The founders of this nation knew that the right to assemble to express grievances was a healthy part of our democratic republic. Dr. King proved that during the March on Washington. As did Representative Lewis in numerous demonstrations and debates throughout his life. 

Unfortunately, that’s not what we saw recently in our nation’s capital.

Not since the Civil War has such lawlessness and rioting desecrated that building. I am angered by the violence we saw on January 6th and by the hate-filled rhetoric that is fomented chaos in fear over the past few years. As Americans, we need a return to civic charity. We need to recognize our opponents as people instead of demonizing them. We need to understand our opponent’s arguments and relearn the art of compromise as we self-govern. Sometimes we have to hit rock bottom before we start to emerge from the abyss, and I believe as a nation we are ready to climb.

Here’s hoping we return to good trouble soon.

Thank you for your efforts to improve our government and our society. May God bless you.

Scot Singpiel: Salt Lake County Mayor Jenny Wilson.

Jenny Wilson: Today is a day we pay tribute to the extraordinary life and legacy of one of our greatest Americans, Dr. Martin Luther King Jr. We celebrate his courage and strength during his long battle for equality. But to truly honor Dr. King’s fight for civil rights, we must continue to do our part to address issues related to inequality that plague far too many aspects of our society.

2020 brought numerous challenges and the reckoning for racial justice was at the forefront. In July of last year, we lost another pioneer of the Civil Rights Movement, Congressman John Lewis. I actually met John Lewis when I worked in Washington, and he marched with Dr. King years before and carried forward his work — engaging in the good trouble needed to take part in dismantling systemic racism and bias. 

Today, we are all called to continue the legacies of the civil rights icons of the past.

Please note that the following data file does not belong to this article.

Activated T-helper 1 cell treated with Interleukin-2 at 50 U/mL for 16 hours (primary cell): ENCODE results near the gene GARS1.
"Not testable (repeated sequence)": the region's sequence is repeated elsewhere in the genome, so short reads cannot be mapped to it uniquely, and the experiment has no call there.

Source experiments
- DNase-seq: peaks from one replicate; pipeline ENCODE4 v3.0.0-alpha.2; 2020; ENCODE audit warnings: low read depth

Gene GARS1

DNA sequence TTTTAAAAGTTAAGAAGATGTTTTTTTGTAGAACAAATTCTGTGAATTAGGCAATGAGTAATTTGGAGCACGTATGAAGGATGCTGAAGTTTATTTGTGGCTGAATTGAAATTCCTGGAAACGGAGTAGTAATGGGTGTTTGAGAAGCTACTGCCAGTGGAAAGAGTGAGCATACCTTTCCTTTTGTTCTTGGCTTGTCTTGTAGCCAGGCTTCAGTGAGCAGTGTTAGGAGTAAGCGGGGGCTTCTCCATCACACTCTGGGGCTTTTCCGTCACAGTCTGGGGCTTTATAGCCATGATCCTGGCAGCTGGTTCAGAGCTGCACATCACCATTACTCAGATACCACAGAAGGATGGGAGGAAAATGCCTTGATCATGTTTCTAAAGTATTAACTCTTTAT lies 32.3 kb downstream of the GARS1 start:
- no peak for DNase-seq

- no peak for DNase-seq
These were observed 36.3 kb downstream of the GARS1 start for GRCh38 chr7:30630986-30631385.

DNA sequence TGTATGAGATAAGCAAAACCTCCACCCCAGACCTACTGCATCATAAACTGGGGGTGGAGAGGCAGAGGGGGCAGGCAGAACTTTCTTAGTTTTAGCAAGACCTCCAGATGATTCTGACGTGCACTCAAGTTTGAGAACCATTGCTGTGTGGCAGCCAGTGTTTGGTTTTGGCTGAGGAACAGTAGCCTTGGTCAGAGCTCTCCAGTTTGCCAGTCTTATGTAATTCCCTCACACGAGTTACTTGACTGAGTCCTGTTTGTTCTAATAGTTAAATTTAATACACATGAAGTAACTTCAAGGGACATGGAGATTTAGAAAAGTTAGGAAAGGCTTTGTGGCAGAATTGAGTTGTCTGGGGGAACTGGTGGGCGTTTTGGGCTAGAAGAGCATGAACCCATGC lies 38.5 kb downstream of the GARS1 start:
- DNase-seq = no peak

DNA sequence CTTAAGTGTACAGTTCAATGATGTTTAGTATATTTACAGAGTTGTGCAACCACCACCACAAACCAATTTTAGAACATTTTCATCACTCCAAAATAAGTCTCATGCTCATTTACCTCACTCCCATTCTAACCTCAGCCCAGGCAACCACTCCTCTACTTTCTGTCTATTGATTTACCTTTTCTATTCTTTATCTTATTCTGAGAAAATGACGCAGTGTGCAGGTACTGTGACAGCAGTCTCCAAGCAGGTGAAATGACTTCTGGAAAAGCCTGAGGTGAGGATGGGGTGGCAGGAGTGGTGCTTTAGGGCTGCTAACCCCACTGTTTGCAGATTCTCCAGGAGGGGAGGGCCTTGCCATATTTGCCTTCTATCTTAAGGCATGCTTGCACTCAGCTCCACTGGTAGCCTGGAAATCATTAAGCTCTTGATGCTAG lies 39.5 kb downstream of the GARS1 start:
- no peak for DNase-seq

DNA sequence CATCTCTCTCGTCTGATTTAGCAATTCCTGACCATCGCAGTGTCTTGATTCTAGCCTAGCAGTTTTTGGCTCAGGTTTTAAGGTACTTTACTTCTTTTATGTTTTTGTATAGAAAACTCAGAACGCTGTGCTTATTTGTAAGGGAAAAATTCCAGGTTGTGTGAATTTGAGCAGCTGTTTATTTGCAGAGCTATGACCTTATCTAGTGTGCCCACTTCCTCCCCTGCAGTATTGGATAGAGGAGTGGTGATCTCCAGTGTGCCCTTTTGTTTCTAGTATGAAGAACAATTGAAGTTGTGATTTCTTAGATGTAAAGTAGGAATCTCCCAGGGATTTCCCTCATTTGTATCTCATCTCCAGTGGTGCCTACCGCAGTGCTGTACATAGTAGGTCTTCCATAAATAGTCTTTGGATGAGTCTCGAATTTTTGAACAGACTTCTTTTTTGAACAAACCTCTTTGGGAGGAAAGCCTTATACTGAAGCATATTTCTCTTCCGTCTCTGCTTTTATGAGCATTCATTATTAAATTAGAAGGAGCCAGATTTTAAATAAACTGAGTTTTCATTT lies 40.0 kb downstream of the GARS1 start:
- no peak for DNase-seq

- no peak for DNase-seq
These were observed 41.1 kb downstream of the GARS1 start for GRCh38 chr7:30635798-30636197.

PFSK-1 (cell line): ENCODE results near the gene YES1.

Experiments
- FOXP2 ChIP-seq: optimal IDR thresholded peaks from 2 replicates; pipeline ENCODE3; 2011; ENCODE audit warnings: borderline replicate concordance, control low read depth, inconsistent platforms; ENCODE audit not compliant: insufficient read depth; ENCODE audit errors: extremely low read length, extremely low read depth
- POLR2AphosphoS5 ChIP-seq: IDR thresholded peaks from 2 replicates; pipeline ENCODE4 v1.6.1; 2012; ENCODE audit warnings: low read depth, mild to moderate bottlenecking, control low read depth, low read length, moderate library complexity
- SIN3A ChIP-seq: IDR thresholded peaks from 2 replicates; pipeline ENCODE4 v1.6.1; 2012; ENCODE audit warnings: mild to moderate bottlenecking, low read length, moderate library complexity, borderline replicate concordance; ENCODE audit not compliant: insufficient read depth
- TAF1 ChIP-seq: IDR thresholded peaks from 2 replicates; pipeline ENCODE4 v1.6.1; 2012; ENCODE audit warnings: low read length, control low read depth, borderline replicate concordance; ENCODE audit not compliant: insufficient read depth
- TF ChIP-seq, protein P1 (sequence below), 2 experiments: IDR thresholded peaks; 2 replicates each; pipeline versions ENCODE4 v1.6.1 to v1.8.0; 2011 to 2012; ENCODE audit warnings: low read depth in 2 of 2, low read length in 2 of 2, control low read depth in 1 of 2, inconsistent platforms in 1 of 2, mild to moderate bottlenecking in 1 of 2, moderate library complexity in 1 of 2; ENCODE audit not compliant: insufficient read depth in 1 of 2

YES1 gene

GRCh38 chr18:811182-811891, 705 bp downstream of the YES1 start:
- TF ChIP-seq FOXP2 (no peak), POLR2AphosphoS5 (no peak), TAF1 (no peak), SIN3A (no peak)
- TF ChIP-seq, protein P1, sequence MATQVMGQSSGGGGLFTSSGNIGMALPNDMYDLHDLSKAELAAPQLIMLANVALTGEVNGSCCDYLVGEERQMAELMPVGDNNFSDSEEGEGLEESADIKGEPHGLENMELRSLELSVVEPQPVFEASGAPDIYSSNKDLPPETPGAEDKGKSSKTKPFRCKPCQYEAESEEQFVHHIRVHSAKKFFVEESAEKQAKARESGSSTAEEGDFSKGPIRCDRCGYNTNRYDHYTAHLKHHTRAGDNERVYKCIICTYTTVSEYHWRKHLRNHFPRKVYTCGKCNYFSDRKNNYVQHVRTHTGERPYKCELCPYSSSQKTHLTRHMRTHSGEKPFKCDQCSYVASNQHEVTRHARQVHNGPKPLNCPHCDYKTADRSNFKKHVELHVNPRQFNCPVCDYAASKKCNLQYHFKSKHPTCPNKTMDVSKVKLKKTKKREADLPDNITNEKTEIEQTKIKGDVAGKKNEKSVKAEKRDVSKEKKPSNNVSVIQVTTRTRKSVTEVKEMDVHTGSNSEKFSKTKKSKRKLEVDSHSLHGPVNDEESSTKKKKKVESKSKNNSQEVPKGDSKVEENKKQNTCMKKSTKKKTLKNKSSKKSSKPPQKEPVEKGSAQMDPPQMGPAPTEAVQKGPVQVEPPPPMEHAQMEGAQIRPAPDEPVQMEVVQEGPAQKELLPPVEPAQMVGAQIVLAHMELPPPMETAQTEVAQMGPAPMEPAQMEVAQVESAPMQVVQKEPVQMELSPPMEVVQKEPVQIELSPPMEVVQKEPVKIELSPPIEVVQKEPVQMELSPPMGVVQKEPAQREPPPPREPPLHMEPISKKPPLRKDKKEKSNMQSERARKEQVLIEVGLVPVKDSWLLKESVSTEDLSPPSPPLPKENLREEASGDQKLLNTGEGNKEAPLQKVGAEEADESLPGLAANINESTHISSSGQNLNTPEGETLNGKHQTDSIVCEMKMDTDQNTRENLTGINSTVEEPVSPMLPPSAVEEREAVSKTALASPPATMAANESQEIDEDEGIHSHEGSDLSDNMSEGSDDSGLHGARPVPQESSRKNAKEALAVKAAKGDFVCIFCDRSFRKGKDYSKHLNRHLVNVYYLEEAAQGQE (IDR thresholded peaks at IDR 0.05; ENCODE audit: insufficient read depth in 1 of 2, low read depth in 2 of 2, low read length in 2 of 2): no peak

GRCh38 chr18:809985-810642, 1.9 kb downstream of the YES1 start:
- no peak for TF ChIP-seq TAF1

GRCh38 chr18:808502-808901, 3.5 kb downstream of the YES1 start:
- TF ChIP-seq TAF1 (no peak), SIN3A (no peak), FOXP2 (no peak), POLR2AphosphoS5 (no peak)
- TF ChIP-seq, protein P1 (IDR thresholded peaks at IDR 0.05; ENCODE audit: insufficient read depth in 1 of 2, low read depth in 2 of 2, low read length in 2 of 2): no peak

In Salt Lake County, my administration is committed to acting and serving as a community convener for change in Salt Lake County. The mayor’s Council on Diversity Affairs is comprised of diverse community members. They work side by side with the county employees to shape equitable policies around housing, criminal justice, health care, and other essential services. As Dr. King once said, “injustice anywhere is a threat to justice everywhere.” We must ensure the scales of justice work equally for all of us, but we also know “the arc of the moral universe bends towards justice.” 

Let’s pause to honor the accomplishments of our great civil rights leaders and pledge to carry on their legacy. This holiday should be thought of as a day on not a day off. More than ever, I want to call my fellow county residents to take action. Donate to the food bank, volunteer, educate, and speak out against injustice. No action is too small. 

Together we can make a difference. “Life’s most persistent and urgent question is, what are you doing for others?”

John Lewis: He spoke to the noble idea that we must learn to live together as brothers and sisters, or we will perish together as fools. Through his life and through his actions, he moved the mountains of our faith by declaring that a threat to justice anywhere is a threat to justice everywhere. He inspired millions of Americans across this nation and human beings around the world to believe that we could create a beloved community based on simple justice that values the dignity and worth of every human being.

Scot Singpiel: Salt Lake City Mayor Erin Mendenhall.

Erin Mendenhall: To me, good trouble means not backing down or giving up on an issue that when addressing it head-on will significantly approve the lives of many. You speak up, you keep on it, and you don’t give into hopelessness. Congressman John Lewis’ call for non-violent protest, “get in good trouble, necessary trouble,”  couldn’t be more timely or fitting after what 2020 brought to the surface of our lives as individuals, as a city, and certainly as a nation.